Sekuru Evias Muchabaiwa, a retired teacher from Warren Park D in Harare, is caring for his eight-year-old grandson following the death of his wife.
“For the elderly like us, looking after HIV patients is like starting life all over again. I have to work in my plot, run errands, provide financial and material support and on a weekly basis take my grandson to the clinic which is a distance away.
“The fact that I have limited knowledge about HIV and Aids compromises my own health and that of my patient,” says Muchabaiwa.
The stressof caregiving is clear. Caregivers report regular concerns about adequate food and clothing, the high cost of medical fees, and inability to pay school fees for orphans. Indeed, the health of the older caregivers had deteriorated as a result of the physical and emotional stress of assisting the children.
Elderly caregivers face an inordinate burden in the era of HIV and Aids and as indicated by the research there is very little community-level mobilisation around HIV and Aids issues.
“Additionally, there islittle evidence that structures for prevention, care or support are emerging. There is need for access to advice, information and support at village level, including remote villages with little access to services.”
Muchabaiwa said the government should consider their plight as a matter of urgency before his generation was wiped out by stress.“Our main challenge is resources.The government should chip in with drugs and monetary incentives,” he says.
“While my son always gets prescriptions at referral hospitals, in most cases I can’t afford the medicines prescribed. When I run out of drugs, I often resort to buying cheap drugs from vendors, mainly painkillers, or to using traditional herbs to manage my son’s deteriorating condition.”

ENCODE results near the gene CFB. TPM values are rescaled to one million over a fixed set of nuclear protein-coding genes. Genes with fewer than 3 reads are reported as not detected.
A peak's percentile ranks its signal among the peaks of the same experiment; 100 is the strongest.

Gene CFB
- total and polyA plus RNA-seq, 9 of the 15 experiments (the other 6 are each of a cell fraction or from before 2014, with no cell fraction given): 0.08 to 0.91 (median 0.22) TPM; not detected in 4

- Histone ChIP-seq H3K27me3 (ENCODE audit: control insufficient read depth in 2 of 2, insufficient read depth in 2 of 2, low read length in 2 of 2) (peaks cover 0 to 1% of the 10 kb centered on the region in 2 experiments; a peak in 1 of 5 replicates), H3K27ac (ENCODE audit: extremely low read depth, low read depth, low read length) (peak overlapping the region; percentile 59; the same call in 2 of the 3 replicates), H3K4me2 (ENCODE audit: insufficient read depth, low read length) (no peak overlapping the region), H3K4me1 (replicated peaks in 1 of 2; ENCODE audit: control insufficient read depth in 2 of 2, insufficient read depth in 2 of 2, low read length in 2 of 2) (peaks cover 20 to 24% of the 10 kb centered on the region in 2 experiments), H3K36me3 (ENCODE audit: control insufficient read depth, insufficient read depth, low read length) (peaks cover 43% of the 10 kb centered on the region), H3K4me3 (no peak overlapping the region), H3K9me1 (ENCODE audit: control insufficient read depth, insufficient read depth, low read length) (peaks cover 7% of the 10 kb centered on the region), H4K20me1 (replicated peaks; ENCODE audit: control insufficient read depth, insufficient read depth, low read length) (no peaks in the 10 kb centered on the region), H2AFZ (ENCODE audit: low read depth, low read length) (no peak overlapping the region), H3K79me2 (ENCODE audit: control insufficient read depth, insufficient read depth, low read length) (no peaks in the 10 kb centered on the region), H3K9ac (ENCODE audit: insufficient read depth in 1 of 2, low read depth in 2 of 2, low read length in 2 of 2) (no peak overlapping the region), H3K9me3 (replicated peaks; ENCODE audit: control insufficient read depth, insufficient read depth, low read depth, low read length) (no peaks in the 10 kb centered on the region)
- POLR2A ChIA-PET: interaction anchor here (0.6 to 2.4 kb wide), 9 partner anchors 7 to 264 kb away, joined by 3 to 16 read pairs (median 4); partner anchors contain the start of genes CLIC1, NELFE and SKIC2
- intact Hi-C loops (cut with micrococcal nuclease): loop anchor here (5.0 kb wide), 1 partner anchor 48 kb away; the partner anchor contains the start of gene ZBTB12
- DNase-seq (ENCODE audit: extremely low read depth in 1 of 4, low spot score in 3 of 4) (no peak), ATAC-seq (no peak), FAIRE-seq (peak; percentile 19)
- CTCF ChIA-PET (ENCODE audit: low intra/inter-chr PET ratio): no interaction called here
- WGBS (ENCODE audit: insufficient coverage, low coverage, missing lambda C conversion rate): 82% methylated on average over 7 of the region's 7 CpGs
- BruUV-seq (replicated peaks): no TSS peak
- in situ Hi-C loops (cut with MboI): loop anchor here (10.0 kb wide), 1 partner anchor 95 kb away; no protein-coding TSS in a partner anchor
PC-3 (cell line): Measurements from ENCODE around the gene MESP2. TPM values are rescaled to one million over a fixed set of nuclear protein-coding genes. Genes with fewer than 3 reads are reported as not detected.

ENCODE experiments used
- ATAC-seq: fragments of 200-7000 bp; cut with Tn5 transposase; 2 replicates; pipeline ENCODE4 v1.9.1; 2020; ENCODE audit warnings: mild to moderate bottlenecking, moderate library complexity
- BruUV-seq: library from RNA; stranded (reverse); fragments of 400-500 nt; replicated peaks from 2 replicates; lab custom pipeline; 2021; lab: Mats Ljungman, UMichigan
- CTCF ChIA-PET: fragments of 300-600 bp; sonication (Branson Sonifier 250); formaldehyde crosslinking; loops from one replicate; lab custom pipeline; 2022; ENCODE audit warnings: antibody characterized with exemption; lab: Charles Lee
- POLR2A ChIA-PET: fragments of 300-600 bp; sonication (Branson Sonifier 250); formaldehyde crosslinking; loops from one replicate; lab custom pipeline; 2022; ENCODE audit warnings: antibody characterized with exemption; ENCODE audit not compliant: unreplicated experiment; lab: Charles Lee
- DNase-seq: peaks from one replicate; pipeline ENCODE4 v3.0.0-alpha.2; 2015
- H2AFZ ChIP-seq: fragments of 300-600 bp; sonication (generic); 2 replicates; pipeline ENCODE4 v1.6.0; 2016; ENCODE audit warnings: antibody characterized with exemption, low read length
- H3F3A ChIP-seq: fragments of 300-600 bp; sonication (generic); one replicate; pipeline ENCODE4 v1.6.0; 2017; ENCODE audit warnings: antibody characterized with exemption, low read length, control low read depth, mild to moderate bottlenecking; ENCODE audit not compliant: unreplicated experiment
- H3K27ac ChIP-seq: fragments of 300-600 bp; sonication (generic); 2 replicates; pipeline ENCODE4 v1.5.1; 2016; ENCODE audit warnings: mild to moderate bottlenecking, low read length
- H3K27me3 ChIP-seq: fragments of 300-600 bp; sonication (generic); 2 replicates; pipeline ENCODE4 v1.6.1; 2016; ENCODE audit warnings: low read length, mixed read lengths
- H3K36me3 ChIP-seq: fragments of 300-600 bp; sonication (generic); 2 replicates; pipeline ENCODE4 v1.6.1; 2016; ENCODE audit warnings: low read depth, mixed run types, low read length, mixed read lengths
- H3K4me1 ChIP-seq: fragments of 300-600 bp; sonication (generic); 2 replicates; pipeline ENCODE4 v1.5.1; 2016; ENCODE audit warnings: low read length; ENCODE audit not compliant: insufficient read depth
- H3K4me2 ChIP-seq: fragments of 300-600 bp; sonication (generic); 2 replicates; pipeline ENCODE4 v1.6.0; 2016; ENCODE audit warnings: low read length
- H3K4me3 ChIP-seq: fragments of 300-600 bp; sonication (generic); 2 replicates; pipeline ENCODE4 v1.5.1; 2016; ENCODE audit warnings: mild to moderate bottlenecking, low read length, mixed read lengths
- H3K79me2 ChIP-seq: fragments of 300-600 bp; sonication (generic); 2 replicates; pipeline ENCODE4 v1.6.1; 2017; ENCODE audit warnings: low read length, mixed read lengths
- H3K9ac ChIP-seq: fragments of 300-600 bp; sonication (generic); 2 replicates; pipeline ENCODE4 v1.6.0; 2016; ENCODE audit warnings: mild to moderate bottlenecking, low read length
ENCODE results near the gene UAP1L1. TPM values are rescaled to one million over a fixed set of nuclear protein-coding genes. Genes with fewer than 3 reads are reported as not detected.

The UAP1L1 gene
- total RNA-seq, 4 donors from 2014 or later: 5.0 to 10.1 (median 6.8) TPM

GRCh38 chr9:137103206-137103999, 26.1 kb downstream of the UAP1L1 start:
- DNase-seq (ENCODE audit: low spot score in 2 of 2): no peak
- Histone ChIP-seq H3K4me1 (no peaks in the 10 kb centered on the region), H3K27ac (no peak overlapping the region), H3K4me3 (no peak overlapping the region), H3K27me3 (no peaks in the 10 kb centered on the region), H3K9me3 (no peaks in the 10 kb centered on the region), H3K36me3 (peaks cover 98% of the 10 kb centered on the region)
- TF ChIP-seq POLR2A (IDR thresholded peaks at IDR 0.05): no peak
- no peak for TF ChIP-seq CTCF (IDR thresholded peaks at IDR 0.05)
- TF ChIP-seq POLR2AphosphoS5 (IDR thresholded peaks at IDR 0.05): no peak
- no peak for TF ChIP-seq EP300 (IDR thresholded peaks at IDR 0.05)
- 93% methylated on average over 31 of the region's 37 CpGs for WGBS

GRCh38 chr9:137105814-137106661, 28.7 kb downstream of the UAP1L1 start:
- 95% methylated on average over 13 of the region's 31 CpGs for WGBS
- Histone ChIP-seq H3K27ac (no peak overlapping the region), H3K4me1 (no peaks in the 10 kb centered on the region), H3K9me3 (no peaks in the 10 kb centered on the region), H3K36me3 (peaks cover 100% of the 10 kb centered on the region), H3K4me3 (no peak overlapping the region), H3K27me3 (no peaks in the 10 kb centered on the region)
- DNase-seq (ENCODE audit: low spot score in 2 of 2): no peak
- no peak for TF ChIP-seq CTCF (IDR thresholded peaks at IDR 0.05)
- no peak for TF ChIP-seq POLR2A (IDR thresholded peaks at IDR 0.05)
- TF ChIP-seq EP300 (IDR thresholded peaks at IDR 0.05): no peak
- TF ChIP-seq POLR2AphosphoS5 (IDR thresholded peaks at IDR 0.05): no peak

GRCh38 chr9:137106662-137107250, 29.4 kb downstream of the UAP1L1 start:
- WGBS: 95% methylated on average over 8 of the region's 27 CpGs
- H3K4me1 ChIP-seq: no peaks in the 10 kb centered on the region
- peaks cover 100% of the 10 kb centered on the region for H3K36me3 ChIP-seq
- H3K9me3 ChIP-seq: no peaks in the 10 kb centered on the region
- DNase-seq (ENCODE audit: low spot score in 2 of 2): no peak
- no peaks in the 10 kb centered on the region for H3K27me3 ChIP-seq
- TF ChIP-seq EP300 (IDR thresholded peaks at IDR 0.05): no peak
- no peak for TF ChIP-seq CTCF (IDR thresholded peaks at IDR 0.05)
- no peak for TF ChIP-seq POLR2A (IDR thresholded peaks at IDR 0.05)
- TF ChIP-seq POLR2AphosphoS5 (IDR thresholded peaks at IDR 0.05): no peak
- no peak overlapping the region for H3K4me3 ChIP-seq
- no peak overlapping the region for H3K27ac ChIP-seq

Zinyama concurred with Sekur Muchabaiwa saying if the government is serious about achieving the Millennium Development Goals there is urgent need of a shift in resources allocation.
“Extreme poverty amongst elderly caregivers continues to be a challenge. If the government is serious about combating HIV and Aids, financial resources should be channelled to capacitating them.
Zinyama says caring for the sick, especially the terminally ill, involves foregoing other things.
“Caring for the sick is costly. When one is caring for the terminally ill at times they usually have to take time off from work or to withdraw totally from work to provide care, which depletes incomes.
“There is a need to move the burden from traditional policies of leaving the burden of caring to the extended family structures as extended families are no longer functional. This calls for the government to chip in with financial intervention programmes.”
Meanwhile, HelpAge Zimbabwe, a registered organisation that promotes, supports and sustains the quality of lives of the aged, said they are responding to the HIV and Aids by advocating for the appreciation of older persons’ roles as caregivers.
“It is unfortunate that streamlining has not been cascading to the allocation of financial and moral support in respect to capacitating elderly caregivers. The acknowledgement is given to certain privileges, a lot needs to be done,” added HelpAge, advocacy and communications officer, Conrad Gweru.
He added that since older people were increasingly bearing the burden of home-based care while they were poverty-stricken, there is need to establish a fund through which financial and other resources can be channelled towards them to make their work bearable.
“It is our sincere hope that if the Older Persons Act is passed it will see the formation of a board that will look into issues affecting older persons. Currently, policies need to be harmonised and new laws enacted to protect and meet the needs of senior citizens who are mostly involved in caring for orphans and the sick, without necessary resources to do so.”